Information For Periodontal Disease Patients To Consider

Periodontal disease is a serious problem that dental patients will often severely underestimate. This can put patients in a position to allow their dental problems to worsen. While it may not be necessary for you to know everything about periodontal disease, there are some key concerns that you should be mindful of.

Poor Dental Cleaning Habits Can Lead To Periodontal Disease

Preventing periodontal disease is one of the most effective ways of protecting your mouth against this hazard. Unfortunately, individuals that fail to adequately clean their teeth will be at a much greater risk of developing periodontal disease. This is due to the ability of plaque or tartar to work its way below the gums. This will allow bacteria to grow, which can lead to the surrounding tissue becoming diseased. By making it a point to brush your teeth throughout the day and to undergo dental cleanings twice a year, it will be far easier to prevent this disease from impacting your mouth.

Advanced Periodontal Disease Can Devastate Your Dental Health And Appearance

When periodontal disease is allowed to develop without being treated, it can lead to severe problems for your teeth due to this disease weakening the gums and jaw bone. Eventually, the gums and jaw will no longer be strong enough to support the teeth, which will lead to teeth falling out, shifting positions, or becoming noticeably loose. Due to the fact that periodontal disease may not cause much direct pain, patients will often go for far too long before seeking treatment. Once these symptoms have started to manifest, the condition is likely extremely severe and requires prompt care to save the remaining teeth.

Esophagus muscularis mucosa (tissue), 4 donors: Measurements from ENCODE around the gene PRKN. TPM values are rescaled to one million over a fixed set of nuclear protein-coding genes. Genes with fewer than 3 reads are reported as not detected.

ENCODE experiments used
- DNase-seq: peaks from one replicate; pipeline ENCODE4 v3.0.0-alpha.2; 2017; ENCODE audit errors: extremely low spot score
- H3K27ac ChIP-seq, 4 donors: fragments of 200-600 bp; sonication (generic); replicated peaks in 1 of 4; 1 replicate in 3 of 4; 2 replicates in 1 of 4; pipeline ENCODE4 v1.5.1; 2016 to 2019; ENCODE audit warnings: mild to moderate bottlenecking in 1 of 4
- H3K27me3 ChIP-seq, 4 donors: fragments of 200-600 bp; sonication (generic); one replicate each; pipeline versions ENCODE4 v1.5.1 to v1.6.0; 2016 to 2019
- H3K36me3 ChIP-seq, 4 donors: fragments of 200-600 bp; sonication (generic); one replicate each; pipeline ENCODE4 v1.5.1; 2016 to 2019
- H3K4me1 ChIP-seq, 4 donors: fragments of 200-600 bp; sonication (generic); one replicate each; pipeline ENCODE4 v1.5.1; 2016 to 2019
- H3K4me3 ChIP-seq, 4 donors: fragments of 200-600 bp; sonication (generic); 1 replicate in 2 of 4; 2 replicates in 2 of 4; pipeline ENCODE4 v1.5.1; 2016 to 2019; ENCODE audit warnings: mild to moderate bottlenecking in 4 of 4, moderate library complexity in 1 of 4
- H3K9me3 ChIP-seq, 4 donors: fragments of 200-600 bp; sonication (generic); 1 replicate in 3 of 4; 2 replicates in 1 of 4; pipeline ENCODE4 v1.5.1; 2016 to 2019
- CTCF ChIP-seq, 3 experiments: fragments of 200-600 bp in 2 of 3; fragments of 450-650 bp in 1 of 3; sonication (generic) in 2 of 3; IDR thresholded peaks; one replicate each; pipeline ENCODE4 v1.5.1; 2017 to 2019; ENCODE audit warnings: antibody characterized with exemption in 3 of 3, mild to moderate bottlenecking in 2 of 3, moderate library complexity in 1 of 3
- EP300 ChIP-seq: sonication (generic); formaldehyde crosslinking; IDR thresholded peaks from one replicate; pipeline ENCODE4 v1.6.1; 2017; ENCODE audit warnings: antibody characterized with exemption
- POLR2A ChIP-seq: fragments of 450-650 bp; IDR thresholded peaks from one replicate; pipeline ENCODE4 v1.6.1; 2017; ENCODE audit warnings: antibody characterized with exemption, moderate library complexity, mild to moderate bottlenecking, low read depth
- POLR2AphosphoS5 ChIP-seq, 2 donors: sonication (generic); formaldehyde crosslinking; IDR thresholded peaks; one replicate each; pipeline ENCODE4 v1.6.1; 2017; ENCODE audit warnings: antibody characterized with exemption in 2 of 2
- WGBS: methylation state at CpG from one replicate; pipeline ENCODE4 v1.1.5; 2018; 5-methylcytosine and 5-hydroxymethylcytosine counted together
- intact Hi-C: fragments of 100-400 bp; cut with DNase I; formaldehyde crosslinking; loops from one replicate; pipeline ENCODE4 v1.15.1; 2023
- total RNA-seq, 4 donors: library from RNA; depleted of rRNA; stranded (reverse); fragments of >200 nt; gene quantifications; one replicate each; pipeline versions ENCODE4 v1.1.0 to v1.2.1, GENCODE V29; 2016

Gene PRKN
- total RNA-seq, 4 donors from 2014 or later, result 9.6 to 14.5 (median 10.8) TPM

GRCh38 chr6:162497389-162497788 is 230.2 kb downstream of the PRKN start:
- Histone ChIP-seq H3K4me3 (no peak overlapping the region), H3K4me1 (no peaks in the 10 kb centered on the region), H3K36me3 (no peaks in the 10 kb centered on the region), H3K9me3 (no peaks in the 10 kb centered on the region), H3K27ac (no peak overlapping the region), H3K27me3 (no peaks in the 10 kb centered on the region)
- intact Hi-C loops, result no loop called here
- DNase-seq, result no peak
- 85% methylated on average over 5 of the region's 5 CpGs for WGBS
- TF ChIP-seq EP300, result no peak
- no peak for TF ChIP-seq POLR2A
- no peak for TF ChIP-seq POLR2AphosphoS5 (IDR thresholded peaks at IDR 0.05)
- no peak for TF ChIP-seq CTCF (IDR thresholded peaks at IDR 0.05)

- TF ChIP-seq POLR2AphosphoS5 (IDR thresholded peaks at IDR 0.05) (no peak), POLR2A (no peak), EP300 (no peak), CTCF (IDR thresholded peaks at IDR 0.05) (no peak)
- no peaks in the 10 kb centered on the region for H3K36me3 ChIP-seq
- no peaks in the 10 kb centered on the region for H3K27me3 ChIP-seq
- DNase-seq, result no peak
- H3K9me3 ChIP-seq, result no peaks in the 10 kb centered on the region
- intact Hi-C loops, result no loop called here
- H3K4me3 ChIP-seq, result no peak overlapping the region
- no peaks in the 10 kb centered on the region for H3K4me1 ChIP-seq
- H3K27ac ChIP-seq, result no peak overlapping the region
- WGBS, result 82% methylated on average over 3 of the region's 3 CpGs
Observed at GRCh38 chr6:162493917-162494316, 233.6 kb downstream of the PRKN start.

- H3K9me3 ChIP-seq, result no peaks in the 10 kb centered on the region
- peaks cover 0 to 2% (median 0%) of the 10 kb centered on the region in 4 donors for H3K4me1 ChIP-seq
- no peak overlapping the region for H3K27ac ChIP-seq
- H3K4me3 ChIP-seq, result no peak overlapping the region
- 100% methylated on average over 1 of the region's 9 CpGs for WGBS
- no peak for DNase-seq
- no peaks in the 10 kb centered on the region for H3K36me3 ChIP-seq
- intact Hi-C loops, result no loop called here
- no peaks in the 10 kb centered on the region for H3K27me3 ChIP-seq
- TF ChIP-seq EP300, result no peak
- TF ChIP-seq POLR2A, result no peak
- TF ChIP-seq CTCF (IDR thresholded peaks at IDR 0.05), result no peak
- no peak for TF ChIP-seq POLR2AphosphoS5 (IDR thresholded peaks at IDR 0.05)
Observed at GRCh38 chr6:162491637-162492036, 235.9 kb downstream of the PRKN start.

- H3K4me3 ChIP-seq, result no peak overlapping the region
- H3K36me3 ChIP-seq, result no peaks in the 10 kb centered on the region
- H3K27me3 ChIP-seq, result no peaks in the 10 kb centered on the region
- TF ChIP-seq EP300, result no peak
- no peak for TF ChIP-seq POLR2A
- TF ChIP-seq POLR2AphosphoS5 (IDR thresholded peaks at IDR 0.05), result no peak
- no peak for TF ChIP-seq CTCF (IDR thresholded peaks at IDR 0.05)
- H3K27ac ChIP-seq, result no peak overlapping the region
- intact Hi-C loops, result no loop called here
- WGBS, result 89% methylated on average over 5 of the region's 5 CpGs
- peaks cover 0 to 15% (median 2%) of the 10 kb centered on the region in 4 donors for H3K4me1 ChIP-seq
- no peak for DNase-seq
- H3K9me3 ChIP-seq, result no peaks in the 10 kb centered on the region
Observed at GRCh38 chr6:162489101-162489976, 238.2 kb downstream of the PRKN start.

Addressing Severe Periodontal Disease Will Be An Ongoing Process

Patients that are suffering from minor gum disease may find that a routine cleaning will help to treat this problem. However, most patients with advanced periodontal disease will not be able to be treated with such a simple procedure. Often, patients suffering from this dental condition may need to undergo gum grafts, bone grafts, and other fairly invasive procedures to address this disease. In addition to these procedures, patients may also need to use medicated mouthwashes and topical ointments to help their gums heal. For patients that are just considering seeking this treatment, it is important to appreciate that completely addressing this condition can take several months or longer. Exactly following the periodontal treatment instructions and recommendations of your periodontist can help to shorten this time, but each patient will ultimately heal at their own pace.